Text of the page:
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good books on amplifier construction

Discussion in 'General Electronics' started by pil, Apr 10, 2004.

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  1. pil

    pil Guest

    I am interested in buying the following books:

    Author : Andrew Singmin

    Author : G. Randy Slone; Randy Slone; Slone

    Any comments on these books?

    Which books would you recommend for a third year EE student who is very much
    into amplifiers and sound? I am looking for a book which actually have
    circuits that I can construct.


    Johan Wagener
  2. Joerg

    Joerg Guest

    Johan, I don't know these or many other audio books. Just one hint: Nowadays I
    would certainly try to learn about class D audio amps, the digital kind. That
    seems to be where technology goes.

    Regards, Joerg.
  3. Unfortunately there do not appear to be any texts that cover class D audio;
    all that exists, as far as I've been able to determine anyway, is
    manufacturer application notes.
  4. Johan, since you're an EE student you may have access to a university
    library, which means you may be able to take a look at those and other books
    for free. Take advantage of that resource if you have it!!

    I have the Slone book. It does have plenty of projects that you can
    actually construct; and the philosophy of the book seems sensible and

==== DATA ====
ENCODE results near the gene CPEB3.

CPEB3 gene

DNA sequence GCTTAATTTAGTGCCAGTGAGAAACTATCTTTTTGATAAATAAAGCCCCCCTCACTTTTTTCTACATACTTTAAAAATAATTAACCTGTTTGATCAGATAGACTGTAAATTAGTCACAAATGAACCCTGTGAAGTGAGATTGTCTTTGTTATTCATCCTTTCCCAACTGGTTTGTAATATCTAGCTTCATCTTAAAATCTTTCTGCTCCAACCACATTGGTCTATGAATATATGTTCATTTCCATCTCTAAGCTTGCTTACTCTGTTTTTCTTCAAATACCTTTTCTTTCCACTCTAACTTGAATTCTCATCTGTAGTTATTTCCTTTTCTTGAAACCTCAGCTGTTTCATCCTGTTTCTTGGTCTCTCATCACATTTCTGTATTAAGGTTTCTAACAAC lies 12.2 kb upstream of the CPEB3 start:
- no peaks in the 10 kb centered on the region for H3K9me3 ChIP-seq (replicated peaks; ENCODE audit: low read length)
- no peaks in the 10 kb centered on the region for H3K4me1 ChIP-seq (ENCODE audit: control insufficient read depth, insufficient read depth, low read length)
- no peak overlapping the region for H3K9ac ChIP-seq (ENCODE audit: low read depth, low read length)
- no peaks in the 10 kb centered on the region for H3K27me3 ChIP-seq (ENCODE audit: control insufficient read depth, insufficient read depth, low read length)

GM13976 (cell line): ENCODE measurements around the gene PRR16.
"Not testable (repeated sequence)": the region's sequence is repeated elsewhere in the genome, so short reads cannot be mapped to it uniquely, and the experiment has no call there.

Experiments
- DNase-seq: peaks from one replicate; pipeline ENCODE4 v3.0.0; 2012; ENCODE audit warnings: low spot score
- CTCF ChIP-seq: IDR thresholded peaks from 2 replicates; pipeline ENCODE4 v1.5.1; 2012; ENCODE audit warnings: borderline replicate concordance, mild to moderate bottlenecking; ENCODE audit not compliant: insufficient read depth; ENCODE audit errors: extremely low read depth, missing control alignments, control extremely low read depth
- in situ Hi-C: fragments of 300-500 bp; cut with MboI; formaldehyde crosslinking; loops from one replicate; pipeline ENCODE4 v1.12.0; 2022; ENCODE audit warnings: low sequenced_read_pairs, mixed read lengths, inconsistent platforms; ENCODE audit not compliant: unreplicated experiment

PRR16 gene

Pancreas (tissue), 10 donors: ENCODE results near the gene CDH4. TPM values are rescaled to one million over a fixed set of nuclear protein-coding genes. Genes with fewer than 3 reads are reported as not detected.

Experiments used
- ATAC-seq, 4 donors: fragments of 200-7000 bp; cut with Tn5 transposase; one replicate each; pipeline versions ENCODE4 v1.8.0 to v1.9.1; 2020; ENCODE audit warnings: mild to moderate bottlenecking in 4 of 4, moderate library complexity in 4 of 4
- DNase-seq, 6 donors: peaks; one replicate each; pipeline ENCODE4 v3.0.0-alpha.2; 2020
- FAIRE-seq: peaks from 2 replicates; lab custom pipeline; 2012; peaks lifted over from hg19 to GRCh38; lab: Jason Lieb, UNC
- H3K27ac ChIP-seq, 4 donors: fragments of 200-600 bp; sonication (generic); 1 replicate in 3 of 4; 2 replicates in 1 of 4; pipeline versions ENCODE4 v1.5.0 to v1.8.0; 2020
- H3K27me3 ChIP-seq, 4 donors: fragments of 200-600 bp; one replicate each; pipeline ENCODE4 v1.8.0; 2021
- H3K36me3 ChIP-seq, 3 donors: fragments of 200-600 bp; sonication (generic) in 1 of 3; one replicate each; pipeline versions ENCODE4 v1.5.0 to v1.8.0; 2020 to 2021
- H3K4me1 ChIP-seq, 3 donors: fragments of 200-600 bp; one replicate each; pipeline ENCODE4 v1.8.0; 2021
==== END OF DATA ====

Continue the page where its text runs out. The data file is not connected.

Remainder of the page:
realistic. I have not personally tried building the projects, so I can't
    comment on whether there are technical errors - but that is something you
    always want to watch out for when building projects out of a book or web
    site. Never assume a schematic is perfect; always check to see if what
    you're about to build makes sense. Component values may be wrong by orders
    of magnitude, parts may be underspecified (e.g., resistor power rating not
    specified), wires may be incorrectly joined or not joined.

    Douglas Self's "Audio Power Amplifier Design Handbook" is a very good
    resource if you're trying to learn about audio. It does contain working
    circuits, but it's not really a project book; however, it will definitely
    help you understand the reasoning behind the circuits you're building. I'd
    recommend it.

    In modern commercial audio power amplifiers, quite a lot of the circuitry
    has to do with protection rather than amplification: protecting the speakers
    against DC faults, protecting the output transistors against overheating,
    and so forth. Unfortunately, many project books and web site projects don't
    include the protection circuitry. (Slone's book is an exception: it does
    discuss protection circuits at some length.) If you find an older (1970's)
    commercial power amp it will often not have any protection circuitry, or at
    least not much more than a temperature switch on the heat sink and a fuse on
    the speaker output. Those older circuits will amplify just fine, and sound